BTW, do you suppose they cast Ewan McGregor purely for the ironic value of having the guy who played Jedi Master Obi-Wan Kenobi in the Star Wars prequels in a movie about "Jedi Warriors?"

That is all.

My score:  62/100 (2.5 stars)

Metacritic score:  54/100 (2 stars)

Monday, March 22, 2010

Lesbian Vampire Killers

(The title for the American release was actually watered down to the more generic "Vampire Killers.")

This movie is like "Snakes On a Plane" or "Hot Tub Time Machine" in that the title succinctly summarizes what you'll get.  Though to make it clear, it's about killing lesbian vampires, not people who are lesbians and kill vampires.  But "Killers of Lesbian Vampires" while more accurate lacks the same panache.

At any rate there was no way I could resist watching a movie called "Lesbian Vampire Killers" any more than I could resist watching "Jesus Christ, Vampire Hunter" a few years ago.  The latter is an extremely cheesy movie made on a shoestring budget where the title also tells you exactly what you're getting: the Son of God fighting vampires who were stalking lesbians.  (For some reason makers of cheesy vampire movies are drawn to lesbians.)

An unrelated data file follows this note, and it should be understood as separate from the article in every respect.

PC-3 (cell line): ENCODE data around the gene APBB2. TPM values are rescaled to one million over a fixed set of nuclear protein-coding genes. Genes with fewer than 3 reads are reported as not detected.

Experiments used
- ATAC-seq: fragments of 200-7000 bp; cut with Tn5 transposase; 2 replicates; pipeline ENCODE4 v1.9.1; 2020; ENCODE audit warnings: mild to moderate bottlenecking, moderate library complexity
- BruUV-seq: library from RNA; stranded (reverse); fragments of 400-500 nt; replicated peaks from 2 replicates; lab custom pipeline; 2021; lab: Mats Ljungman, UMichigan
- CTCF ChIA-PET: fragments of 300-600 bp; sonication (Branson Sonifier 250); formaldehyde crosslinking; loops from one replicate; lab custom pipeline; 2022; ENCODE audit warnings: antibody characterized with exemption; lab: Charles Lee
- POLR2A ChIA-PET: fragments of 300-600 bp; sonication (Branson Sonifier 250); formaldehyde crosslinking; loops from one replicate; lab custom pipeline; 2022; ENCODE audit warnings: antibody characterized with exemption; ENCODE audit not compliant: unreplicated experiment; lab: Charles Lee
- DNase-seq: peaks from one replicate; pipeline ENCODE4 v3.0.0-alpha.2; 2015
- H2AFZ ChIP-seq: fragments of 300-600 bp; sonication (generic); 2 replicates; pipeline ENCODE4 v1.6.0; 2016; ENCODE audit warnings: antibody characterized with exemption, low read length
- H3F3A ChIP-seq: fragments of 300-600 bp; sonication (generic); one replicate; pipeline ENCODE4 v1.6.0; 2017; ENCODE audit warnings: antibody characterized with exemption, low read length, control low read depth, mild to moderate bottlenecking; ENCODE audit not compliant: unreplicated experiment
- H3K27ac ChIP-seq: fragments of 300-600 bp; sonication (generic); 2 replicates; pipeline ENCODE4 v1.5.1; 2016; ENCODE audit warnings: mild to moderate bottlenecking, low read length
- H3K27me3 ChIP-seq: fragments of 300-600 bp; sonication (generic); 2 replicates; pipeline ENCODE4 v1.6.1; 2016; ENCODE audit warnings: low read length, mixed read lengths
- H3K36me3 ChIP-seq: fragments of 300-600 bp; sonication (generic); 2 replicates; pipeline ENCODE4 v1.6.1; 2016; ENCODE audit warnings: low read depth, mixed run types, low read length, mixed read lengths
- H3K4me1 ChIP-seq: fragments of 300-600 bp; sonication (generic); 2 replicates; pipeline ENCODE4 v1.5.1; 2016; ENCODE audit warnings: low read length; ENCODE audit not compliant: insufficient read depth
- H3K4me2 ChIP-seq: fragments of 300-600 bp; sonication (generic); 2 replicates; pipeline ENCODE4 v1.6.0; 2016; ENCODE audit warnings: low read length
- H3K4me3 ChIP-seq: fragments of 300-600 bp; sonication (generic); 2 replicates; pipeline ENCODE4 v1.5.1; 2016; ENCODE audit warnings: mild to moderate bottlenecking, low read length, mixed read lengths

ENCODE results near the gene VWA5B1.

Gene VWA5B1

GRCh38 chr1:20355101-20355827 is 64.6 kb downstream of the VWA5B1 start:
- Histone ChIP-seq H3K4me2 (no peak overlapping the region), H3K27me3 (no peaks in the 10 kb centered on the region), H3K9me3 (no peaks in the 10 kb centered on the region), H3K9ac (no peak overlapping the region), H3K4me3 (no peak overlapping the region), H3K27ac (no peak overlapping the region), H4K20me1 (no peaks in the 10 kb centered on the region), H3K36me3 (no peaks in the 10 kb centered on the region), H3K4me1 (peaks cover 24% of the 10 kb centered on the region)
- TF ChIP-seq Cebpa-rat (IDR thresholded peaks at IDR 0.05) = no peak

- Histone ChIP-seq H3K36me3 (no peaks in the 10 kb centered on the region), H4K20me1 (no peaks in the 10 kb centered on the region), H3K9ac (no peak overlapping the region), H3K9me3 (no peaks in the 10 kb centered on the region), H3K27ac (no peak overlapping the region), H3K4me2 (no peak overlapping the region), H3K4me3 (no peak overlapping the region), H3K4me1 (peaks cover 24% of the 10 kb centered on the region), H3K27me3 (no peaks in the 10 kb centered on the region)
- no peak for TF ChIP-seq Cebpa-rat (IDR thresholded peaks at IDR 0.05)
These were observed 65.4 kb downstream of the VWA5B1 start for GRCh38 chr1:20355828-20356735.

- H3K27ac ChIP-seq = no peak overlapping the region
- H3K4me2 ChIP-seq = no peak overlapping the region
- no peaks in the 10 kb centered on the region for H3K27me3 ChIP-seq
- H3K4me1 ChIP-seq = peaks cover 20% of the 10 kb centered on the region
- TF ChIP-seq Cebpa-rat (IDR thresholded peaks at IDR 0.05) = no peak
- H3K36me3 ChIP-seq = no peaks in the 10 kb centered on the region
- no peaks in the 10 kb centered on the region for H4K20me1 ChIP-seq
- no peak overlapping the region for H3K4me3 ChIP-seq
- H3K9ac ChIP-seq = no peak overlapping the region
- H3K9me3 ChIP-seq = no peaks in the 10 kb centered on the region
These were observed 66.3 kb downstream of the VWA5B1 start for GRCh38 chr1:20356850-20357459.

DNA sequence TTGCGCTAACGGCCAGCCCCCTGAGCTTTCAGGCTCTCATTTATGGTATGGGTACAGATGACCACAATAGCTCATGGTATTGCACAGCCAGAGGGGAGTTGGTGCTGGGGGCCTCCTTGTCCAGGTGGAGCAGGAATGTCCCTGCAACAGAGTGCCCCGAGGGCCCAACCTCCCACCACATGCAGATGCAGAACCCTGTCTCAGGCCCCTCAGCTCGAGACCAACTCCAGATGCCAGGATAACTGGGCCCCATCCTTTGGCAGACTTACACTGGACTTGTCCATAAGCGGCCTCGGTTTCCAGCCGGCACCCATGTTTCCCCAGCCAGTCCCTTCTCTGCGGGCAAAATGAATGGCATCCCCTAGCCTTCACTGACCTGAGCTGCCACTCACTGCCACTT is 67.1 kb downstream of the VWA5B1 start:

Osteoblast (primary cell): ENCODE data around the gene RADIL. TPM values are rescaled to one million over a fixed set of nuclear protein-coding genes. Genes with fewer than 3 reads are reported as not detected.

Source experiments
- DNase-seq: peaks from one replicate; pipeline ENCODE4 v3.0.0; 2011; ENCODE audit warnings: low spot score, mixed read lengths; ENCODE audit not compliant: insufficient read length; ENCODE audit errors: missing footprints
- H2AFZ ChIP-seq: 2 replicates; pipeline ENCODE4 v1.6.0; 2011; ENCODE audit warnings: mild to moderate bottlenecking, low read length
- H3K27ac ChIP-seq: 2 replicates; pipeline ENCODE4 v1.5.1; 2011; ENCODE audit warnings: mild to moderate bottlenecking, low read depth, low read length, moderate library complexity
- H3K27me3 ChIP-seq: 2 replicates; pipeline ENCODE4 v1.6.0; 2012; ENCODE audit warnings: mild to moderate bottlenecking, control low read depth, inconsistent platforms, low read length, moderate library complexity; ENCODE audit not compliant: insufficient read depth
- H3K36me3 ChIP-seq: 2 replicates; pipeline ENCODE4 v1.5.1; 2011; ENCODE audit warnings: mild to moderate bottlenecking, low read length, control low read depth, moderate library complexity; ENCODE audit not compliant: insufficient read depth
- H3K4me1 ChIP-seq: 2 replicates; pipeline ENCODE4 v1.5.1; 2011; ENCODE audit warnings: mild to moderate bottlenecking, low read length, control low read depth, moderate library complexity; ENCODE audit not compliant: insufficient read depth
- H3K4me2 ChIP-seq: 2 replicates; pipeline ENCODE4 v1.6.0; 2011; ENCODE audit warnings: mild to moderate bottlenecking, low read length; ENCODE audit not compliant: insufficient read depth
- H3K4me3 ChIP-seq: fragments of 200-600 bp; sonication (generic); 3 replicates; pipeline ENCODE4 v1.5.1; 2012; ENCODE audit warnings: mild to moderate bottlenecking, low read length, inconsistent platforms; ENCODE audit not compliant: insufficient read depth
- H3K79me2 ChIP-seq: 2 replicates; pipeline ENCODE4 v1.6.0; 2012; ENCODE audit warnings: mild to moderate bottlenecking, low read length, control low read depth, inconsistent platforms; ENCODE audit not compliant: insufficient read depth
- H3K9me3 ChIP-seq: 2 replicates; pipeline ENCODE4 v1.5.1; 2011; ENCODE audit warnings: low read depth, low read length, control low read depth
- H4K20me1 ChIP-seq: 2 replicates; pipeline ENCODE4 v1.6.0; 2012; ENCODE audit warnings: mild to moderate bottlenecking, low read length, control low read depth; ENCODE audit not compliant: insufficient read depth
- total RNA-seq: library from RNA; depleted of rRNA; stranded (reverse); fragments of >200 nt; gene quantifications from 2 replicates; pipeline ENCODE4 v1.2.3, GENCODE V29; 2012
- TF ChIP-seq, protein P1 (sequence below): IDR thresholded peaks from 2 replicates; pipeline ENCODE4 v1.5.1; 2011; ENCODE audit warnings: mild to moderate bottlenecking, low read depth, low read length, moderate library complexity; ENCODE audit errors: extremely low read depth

What surprised me is that this movie is actually from the UK and also that it's not as cheesy and cheap as JCVH either.  Granted it's not "Avatar" in terms of effects either, but it doesn't look completely homemade.  The closest comparison you could make would be "Shaun of the Dead" only with lesbian vampires instead of zombies.  In both cases we have an average British guy paired with his chubby friend.

The average guy is named Jimmy and his chubby friend is named Fletch.  Jimmy has just been dumped (yet again) by his girlfriend while Fletch has just been fired from his clowning gig for punching a kid--yet again.  With the two of them at loose ends they decide to go on holiday.  But Jimmy's money is tied up in his ex-girlfriend's car and Fletch has no money, so they throw a dart in a pub and decide to go to the town of Chagwich to hike.  Chagwich is of course terribly creepy, but it's made better by the presence of four young women who are there to study the town's folklore.

That folklore would consist of a queen of vampires who has placed a curse on the town so whenever a girl turns 18 she becomes a lesbian vampire.  Only the descendant of a baron who defeated the queen previously can end the curse.  Guess who that is?